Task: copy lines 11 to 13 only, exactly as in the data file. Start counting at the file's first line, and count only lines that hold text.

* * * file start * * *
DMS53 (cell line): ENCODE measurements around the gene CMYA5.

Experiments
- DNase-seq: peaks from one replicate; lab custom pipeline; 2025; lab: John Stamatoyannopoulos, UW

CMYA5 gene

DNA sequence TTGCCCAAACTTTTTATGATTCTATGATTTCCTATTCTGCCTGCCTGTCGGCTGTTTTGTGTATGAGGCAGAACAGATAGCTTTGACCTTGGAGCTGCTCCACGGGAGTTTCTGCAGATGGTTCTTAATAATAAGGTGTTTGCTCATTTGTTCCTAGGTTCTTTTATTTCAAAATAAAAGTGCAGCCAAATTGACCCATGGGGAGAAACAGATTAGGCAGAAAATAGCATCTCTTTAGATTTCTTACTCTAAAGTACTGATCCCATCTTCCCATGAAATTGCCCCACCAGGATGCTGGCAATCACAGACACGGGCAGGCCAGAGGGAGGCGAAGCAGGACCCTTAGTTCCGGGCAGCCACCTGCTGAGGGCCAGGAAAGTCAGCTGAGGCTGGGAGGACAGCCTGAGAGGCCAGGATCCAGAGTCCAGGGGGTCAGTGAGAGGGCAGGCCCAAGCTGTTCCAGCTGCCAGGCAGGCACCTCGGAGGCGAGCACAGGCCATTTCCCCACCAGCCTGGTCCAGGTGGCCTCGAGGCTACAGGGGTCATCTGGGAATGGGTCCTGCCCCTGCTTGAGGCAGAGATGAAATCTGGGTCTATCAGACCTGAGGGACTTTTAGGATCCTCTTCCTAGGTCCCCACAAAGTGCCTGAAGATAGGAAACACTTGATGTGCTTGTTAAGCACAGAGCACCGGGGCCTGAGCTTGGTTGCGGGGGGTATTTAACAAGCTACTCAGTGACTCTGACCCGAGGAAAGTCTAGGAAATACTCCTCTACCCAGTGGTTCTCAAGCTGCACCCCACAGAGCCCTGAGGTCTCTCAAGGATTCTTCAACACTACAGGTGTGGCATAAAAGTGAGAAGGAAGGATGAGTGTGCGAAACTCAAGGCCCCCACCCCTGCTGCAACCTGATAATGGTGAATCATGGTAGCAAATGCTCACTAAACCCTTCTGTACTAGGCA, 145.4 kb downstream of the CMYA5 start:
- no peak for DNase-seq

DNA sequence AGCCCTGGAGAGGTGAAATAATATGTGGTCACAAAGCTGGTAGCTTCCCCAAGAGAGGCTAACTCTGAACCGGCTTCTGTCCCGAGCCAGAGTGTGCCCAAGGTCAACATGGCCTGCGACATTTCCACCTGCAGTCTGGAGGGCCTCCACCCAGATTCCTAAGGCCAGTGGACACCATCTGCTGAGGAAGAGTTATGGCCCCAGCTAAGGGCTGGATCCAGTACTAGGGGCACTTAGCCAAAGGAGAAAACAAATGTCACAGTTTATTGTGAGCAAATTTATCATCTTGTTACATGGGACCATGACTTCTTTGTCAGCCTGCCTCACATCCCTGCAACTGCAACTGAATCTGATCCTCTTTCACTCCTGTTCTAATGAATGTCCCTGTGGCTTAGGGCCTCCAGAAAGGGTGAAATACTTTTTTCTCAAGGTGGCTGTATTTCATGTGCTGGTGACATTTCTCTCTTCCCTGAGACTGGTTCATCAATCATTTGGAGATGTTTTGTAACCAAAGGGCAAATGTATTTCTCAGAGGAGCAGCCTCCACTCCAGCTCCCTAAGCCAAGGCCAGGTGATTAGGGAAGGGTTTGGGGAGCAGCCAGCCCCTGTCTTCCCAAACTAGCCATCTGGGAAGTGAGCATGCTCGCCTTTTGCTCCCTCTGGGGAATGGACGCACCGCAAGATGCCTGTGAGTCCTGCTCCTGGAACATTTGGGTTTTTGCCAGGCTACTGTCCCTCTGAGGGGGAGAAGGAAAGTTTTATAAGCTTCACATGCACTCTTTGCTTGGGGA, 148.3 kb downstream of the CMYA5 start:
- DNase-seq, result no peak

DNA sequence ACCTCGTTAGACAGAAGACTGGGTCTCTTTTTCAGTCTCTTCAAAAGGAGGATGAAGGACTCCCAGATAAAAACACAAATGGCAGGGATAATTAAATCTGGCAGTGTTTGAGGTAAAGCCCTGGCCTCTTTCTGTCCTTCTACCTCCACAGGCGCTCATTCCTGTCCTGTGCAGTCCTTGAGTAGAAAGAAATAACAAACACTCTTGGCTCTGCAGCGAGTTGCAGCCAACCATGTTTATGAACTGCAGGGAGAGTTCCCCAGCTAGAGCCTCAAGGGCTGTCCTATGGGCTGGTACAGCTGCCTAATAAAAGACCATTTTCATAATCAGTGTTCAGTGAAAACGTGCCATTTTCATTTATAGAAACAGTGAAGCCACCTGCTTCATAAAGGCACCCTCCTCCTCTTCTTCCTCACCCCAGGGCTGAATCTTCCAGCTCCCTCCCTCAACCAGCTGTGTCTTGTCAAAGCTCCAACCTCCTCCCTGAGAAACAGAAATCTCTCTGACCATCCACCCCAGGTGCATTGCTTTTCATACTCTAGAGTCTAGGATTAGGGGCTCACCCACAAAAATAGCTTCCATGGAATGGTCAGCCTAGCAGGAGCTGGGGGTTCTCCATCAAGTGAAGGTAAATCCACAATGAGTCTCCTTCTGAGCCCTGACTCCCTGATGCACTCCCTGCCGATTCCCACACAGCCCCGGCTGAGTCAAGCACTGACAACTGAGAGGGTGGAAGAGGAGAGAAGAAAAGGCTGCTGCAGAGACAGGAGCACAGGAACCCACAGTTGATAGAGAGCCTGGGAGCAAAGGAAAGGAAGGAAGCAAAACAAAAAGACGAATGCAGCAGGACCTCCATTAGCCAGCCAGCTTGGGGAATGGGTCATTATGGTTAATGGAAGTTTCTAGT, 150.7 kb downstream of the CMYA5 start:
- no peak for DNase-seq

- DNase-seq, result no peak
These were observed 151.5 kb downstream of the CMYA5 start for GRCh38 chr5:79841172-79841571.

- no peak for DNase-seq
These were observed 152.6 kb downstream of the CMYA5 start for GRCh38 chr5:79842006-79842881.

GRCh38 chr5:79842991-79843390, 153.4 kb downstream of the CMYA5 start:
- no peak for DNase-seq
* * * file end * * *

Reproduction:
- DNase-seq, result no peak
These were observed 151.5 kb downstream of the CMYA5 start for GRCh38 chr5:79841172-79841571.

- no peak for DNase-seq